Saturday, April 20, 2013

Sex Education 101

Every parent dreads the moment when their son or daughter will learn about sex for the first time, a moment that can be just as uncomfortable for a child.  My best friend in fourth grade vehemently swore that her parents had never had sex.  I assured her that they must have had sex for her to exist, but she simply refused to believe it was true.  Her disbelief reminds me of the beloved Sam Weir from Freaks and Geeks who experiences an abrupt introduction to sex.

Set in the early eighties, Freaks and Geeks explores the sex and relationship developments of two Michigan siblings, 12th grader Lindsay and 9th grader Sam.  While Lindsay tries to shake her “mathlete” status by hanging out with a group of weed-smoking teens who have little direction in life, her younger brother Sam spends his free time with his two best friends (Neal and Bill), reading science fiction comics and trying to appear cool to girls. 

In the fifth episode, Sam sits in his first sex education class with a look of confusion as a classmate tells a joke about a quadruple amputee man ringing a doorbell.  Embarrassed by their lack of understanding, Sam and his friends try to learn as much as possible about sex.  They talk to a wise and trusted classmate and flip through anatomy textbooks, but ultimately find themselves watching a sex movie on a reel-to-reel projector in Neal’s basement.  The film, given to them by one of Lindsay’s new friends, Daniel, leaves Sam horror-struck and disgusted.  At dinner, he is unable to eat.  He spends the next couple of days walking in a haze, blinded by unimagined sights.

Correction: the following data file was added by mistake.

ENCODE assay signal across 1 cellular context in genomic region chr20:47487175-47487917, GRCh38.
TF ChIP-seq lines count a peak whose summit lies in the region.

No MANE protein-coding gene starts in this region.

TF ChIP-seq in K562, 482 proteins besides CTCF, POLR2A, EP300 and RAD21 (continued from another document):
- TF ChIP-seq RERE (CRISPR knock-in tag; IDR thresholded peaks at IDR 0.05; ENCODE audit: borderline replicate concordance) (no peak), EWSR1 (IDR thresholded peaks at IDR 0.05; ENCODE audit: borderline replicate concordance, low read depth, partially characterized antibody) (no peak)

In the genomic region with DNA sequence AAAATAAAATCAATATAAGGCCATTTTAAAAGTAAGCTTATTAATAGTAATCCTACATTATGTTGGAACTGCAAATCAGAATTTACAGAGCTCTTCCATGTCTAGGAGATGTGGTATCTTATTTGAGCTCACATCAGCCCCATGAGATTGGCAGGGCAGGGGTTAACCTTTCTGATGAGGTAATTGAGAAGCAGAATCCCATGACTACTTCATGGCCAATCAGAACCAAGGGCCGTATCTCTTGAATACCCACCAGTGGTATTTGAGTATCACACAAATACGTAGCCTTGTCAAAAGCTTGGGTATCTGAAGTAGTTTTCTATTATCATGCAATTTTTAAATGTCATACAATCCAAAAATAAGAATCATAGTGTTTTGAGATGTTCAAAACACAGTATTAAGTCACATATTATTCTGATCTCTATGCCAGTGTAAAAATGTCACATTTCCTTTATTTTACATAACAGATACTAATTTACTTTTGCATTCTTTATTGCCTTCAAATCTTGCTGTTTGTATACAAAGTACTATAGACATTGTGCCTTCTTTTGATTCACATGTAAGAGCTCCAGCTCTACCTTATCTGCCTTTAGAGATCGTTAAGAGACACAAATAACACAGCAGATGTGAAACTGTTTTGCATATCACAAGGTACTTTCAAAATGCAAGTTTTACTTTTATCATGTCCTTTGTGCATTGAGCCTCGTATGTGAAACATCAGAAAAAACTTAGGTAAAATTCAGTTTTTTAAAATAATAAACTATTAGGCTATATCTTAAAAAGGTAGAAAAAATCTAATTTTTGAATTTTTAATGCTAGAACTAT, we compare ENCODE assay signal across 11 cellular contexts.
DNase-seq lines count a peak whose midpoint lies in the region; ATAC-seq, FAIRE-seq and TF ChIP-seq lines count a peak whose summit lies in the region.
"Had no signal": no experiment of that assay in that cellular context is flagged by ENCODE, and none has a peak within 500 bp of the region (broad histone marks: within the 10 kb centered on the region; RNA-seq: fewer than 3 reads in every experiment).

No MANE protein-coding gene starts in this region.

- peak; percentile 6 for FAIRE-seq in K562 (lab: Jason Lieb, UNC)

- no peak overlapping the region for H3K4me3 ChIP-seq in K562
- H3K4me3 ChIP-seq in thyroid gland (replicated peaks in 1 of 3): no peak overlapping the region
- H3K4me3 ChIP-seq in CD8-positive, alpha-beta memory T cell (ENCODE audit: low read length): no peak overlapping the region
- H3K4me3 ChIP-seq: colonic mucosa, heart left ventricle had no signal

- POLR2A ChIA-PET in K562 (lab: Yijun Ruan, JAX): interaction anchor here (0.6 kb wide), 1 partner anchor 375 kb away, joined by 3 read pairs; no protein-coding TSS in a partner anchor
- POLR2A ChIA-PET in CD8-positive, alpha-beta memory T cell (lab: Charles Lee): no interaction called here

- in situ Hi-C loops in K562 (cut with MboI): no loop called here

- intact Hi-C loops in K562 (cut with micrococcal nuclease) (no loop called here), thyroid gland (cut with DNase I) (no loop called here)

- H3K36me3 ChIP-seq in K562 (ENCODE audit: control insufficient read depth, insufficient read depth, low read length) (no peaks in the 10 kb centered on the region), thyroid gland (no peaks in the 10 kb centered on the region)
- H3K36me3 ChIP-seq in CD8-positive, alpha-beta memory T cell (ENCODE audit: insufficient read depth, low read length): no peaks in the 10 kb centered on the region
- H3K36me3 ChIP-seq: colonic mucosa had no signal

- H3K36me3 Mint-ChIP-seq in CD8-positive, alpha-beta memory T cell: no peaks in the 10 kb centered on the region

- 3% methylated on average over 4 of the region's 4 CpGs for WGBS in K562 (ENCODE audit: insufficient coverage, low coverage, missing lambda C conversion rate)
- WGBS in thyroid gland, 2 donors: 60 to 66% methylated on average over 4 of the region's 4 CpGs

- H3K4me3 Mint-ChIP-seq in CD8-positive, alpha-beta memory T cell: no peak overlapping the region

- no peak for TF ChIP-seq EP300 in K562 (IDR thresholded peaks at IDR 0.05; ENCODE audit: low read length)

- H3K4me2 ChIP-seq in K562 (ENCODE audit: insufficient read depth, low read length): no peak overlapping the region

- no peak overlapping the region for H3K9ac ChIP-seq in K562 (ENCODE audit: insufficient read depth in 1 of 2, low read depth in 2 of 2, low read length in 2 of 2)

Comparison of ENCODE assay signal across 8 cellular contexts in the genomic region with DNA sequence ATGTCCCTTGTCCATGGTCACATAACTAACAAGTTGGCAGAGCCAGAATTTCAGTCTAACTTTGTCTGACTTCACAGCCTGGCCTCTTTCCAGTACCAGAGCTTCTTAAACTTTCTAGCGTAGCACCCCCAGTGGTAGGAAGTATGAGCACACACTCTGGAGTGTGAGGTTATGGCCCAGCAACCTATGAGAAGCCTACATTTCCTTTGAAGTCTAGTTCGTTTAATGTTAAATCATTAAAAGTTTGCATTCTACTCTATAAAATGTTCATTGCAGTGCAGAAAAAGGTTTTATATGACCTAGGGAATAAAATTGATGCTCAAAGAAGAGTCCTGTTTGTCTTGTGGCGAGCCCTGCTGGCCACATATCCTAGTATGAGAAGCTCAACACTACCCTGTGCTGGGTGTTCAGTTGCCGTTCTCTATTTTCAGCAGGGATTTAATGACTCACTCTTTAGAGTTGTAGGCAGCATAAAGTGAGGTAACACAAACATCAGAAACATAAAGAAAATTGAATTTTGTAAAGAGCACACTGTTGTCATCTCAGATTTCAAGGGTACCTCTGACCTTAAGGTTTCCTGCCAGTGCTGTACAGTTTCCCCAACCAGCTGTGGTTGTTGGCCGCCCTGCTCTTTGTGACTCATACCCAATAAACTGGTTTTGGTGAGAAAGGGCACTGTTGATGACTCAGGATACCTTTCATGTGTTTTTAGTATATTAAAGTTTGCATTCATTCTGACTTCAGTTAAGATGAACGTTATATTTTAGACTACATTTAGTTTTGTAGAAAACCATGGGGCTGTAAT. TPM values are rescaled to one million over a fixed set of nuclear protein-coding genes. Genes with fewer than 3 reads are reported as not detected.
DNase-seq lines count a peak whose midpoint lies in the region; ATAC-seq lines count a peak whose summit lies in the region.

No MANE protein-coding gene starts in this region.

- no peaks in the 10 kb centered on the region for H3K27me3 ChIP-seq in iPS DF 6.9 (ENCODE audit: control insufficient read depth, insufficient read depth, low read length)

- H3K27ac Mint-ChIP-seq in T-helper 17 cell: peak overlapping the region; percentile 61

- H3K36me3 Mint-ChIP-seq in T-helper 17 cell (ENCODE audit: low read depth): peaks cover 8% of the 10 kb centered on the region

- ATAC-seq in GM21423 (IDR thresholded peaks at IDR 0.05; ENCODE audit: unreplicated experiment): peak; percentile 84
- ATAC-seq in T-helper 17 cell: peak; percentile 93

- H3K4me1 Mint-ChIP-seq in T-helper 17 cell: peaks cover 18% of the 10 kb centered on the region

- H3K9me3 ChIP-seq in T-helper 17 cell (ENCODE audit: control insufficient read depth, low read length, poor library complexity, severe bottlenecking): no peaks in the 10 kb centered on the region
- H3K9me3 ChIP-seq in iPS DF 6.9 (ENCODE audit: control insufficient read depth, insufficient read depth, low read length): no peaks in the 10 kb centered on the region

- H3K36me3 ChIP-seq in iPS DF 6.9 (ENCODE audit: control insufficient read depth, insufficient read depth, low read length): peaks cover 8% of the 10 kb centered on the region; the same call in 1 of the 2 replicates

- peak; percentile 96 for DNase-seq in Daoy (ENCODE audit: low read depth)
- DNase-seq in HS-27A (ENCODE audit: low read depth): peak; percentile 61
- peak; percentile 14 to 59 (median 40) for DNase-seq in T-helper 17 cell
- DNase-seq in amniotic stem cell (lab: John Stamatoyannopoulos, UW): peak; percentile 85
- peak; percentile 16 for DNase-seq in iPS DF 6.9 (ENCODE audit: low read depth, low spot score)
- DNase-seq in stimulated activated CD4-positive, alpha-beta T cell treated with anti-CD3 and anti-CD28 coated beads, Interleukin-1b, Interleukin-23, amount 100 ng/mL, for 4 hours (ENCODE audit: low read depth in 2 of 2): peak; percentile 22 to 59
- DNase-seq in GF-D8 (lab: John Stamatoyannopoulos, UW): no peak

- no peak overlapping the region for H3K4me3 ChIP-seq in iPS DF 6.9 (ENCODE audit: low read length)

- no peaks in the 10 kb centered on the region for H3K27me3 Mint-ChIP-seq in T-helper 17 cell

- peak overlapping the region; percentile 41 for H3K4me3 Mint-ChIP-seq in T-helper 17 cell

Unfortunately, there’s no way to predict when a child will first learn about sex or how they will react to the news.  Even if a parent plans to talk with their child, their son or daughter will likely hear pieces of the story sooner than expected.  Can parents prevent the denial or astonishment that my fourth grade friend and Sam Weir experienced?  Probably not, but parents can help ease the learning curve by listening and talking with their children well before puberty.  Layering conversations about sensitive topics during childhood will build parents as a resource for accurate sex and relationship information when the time arrives.  While peer groups do influence children as they get older, parents must remain in the game. 

by Kemi Ogunji, Executive and Development Assistant, SC Campaign to Prevent Teen Pregnancy

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